Just wanted to thank you for the article and kind words. For your supporters… perhaps they should know that while a pardon would be nice they don’t change laws. I personally requested the Commutation of Sentence for this very reason. I’m fighting this not only to have the conviction overturned and get my Rights back but also, just as importantly, to set precedent in New Jersey, to strike fear in the minds of corrupt bureaucrats, and establish a platform to seek legislative change. I’ll take the fight all the way to the Federal Supreme Court if I have to. It’s a new direction for a guy who used to just keep to himself, work hard and play harder… but if I’ve learned anything from this it’s that indifference and apathy are the realist threats to America today… and I cannot in good conscience stand aside and watch.

    Thank you for your support. Perhaps I’ll see you in Utah sometime soon.




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  4. He’s out of prison, but this is hardly a triumph of justice.

    A few points:

    1. Aitken’s sentence was commuted, but he wasn’t pardoned. This means he will have a felony on his record for the rest of his life. He will have trouble finding a job or getting housing. He will never be able to own a firearm ever again.

    2. There will be no accountability for the officers, prosecutors, or the judge that decided to ignore the law and ruin a man’s life. Aitken followed the law to the letter. The message to those who wronged him? Do it again. The worst case scenario is that every few years a media frenzy will free one of the people unjustly imprisoned. But those committing the injustices have nothing to fear.

    3. That it took Gov. Christie so long to act, and that he didn’t pardon Aitken suggest that there are some serious political pressures going on in the background. I wouldn’t expect the intervention of a governor the next time police decide to take down an innocent man.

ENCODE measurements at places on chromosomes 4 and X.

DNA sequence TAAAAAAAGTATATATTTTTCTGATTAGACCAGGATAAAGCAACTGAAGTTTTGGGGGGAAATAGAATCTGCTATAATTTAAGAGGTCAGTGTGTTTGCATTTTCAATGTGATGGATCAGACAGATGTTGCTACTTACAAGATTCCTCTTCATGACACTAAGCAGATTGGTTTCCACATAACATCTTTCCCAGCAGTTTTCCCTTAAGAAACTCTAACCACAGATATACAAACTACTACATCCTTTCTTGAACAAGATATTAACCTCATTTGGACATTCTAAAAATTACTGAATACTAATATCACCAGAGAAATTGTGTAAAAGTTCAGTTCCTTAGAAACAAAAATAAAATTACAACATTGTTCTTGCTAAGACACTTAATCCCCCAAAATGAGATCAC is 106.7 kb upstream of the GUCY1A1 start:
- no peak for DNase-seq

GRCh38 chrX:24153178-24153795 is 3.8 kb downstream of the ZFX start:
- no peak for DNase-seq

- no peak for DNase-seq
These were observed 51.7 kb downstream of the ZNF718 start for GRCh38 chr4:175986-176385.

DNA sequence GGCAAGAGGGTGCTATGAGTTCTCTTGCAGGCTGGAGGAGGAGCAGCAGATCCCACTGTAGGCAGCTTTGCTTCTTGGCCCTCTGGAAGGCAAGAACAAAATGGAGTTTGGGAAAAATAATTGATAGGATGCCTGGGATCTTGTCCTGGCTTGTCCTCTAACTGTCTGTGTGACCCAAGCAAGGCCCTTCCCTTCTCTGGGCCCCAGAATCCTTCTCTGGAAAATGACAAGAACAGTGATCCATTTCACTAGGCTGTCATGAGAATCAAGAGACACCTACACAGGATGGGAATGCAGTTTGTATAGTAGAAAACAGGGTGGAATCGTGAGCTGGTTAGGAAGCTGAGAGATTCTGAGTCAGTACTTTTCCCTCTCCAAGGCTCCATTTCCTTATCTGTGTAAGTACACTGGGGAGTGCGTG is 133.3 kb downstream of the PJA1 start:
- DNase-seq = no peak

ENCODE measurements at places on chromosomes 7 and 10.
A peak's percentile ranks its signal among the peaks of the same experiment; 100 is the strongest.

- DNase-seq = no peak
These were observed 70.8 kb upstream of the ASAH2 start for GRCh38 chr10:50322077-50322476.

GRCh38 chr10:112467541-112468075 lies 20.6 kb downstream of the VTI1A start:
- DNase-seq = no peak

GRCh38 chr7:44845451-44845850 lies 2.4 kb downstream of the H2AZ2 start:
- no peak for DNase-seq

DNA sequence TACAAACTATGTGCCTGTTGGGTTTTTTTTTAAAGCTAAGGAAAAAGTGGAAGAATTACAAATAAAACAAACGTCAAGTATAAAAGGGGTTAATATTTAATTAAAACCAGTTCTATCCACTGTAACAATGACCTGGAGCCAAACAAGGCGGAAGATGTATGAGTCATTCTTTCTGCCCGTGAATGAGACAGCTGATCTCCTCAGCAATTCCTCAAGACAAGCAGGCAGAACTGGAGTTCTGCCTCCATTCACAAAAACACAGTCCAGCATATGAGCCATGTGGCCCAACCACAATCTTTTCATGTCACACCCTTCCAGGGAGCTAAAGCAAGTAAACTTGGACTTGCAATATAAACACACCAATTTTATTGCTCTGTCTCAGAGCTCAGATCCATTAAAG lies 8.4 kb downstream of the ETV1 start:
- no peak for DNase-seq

• You are quite correct. I think this is good news that he has been released. The governor is in a tight spot because a lawsuit in this case could cost the state millions. I wonder if the governor will work a deal with Brian to pardon him if he refuses to bring a suit. He does need to be pardoned. Also, I have heard that the governor did not reappoint the judge that tried this case. That gives you a clue that Chris Christie may not be done with this case.

      Let’s take it one step at a time, and be grateful for Brian to at least be free and home with his family for Christmas. I think we will see more in the future.


    • Wow, what a great comment, props to you, yes it is like a finger in the dam that is bursting everywhere, who will stop the tyranny. I wish people would stop the applause and think, why is this even happening.


  5. This is what is coming at us, a system of disregard of the law and constitution, tyranny. How is it a police force and legal system has this disregard, where is their head, what has programmed them to be this way?
    The Governor may be doing all he can, but a pardon, a pardon for what?

    good article, thanks for the post


    • He needs to actually be pardoned so he is not seen as a criminal on his otherwise spotless record. Clemency or pardon, whatever you want to call it. I celebrate that Brian is free, but this case cannot be over until the judge’s ruling is overturned.